A great-grandmother who has had a double hip replacement is to run her 12th London Marathon, aged 81.
Diana Green, from the village of Old, started running in 2002, the day after she was told she had breast cancer.
I had a sign pinned to my back which read: ‘Running in two new hips - please overtake.’Diana Green
Doctors told her that, if she had surgery, she might live another five years but she has far surpassed that prognosis and is now much fitter than she ever expected to be.
She said: “The running was a reaction to the diagnosis.
“I felt I wanted to raise money for a cancer charity but I also suddenly needed the challenge.
“I never really discussed it with my doctor for the first four years or so but when I did, I think he thought I was completely mad.
“But it keeps me fit and it’s fantastic for clearing the mind.”
Diana is this weekend embarking on her 12th London Marathon – her 13th overall including one in New York in 2006 – and she has to date raised more than £50,000 for the Breast Cancer Campaign charity.
Her training programme each year includes a handful of long runs of up to 20 miles, the odd half-marathon event and three runs per week of between three and five miles.
Aside from the distance, the event has thrown up some intense physical challenges for Diana.
She ran her first marathon while she was in remission and had trained for it while undergoing harsh treatment.
Last year, she was accidentally tripped from behind after nine miles and fell flat on her face.
Despite being covered in blood from her nose and bad bruising to her hands and knees, she carried on without medical attention in case the stewards make her stop.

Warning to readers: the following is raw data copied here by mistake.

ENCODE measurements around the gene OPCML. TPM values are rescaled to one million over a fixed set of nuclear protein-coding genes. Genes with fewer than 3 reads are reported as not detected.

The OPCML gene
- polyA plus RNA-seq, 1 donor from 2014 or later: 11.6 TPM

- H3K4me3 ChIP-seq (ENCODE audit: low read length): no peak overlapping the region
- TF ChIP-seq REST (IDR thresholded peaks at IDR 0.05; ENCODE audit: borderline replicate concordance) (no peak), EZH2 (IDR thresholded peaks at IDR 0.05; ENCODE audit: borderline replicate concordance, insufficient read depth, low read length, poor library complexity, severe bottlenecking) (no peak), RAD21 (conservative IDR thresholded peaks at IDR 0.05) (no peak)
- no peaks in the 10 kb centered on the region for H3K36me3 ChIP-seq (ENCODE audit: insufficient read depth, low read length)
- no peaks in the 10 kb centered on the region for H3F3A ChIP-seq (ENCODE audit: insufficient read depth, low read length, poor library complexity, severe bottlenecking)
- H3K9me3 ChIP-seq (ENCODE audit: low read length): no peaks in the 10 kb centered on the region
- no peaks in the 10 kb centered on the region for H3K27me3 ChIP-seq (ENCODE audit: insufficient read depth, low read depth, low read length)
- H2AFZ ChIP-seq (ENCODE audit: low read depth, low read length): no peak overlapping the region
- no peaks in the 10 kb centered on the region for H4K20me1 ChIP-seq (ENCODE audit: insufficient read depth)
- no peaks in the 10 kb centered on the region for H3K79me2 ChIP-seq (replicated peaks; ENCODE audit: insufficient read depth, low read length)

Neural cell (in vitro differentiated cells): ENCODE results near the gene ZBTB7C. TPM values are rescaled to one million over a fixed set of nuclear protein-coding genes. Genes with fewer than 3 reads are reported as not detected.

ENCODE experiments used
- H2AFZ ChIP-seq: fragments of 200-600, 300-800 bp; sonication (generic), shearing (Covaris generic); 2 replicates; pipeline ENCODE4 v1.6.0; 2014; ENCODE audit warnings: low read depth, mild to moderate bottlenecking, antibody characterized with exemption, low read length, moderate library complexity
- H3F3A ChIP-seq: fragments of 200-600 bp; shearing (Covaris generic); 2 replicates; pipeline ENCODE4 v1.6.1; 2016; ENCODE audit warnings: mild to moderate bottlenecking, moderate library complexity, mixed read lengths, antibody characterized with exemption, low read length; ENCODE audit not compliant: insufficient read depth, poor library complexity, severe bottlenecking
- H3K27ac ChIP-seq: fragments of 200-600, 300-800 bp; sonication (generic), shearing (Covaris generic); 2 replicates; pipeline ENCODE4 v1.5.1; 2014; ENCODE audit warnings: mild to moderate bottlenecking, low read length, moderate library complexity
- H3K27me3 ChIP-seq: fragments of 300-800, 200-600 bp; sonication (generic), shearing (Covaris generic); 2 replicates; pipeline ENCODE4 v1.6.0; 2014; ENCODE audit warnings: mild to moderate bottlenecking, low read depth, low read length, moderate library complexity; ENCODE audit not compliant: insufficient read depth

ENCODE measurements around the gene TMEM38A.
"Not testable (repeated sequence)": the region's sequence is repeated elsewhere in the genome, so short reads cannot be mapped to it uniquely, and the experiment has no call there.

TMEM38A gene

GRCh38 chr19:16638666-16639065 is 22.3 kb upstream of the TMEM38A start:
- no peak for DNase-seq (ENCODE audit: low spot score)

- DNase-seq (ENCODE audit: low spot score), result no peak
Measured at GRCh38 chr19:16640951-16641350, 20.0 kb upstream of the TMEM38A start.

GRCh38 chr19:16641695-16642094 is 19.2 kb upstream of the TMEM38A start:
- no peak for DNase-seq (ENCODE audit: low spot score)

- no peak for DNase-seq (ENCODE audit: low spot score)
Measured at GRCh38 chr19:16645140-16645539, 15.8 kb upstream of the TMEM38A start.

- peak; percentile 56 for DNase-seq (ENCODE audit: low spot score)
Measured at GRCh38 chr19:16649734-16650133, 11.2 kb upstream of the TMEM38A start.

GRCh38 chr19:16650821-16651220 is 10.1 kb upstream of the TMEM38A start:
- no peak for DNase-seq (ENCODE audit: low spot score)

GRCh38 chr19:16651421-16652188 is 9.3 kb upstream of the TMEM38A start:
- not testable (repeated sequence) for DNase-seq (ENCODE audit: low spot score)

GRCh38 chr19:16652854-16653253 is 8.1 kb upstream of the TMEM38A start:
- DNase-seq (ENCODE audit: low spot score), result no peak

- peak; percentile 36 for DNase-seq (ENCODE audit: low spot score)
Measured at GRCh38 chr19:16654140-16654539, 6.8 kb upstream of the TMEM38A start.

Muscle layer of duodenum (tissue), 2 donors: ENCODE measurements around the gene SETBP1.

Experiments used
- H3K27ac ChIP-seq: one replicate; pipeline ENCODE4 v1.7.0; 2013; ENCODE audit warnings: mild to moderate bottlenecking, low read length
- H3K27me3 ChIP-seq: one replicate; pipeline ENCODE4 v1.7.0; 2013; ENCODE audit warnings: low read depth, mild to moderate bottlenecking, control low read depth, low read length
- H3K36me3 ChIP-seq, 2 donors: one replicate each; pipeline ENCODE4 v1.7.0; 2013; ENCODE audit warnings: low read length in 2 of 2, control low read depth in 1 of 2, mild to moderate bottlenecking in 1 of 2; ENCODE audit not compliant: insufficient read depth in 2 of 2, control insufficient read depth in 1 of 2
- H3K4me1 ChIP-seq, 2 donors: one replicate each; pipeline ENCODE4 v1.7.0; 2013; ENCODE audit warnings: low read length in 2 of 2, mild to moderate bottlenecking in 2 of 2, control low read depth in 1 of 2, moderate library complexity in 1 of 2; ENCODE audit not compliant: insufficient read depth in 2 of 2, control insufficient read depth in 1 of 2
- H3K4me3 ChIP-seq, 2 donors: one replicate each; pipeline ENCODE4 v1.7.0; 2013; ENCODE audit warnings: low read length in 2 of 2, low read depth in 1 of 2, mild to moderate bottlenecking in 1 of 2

Her worst experience came after she ran the London Marathon four months after being discharged following a double hip replacement operation.
But she did finish and crossed the line in about seven hours.
She said: “I had a sign pinned to my back which read: ‘Running in two new hips - please overtake.’ People were quite amused by that, I think.”
Her marathon personal best is five hours and 20 minutes but she admits she will never get near that again.
Despite saying almost every year that she won’t do another marathon, Diana says she doesn’t know when she will retire from running and wants to go on for as long as her body can take it.
She is already targeting next year’s event, which will coincide with her 82nd birthday.
Asked how she now feels about whether she believes having cancer was a positive thing for her, she is philosophical.
She said: “I suppose if I was never diagnosed with breast cancer I wouldn’t have found running and I would never have raised all this money.
“I always say that if there’s a debit in life, look for the credit, there usually is one.”
To help sponsor Diana visit her Just Giving page.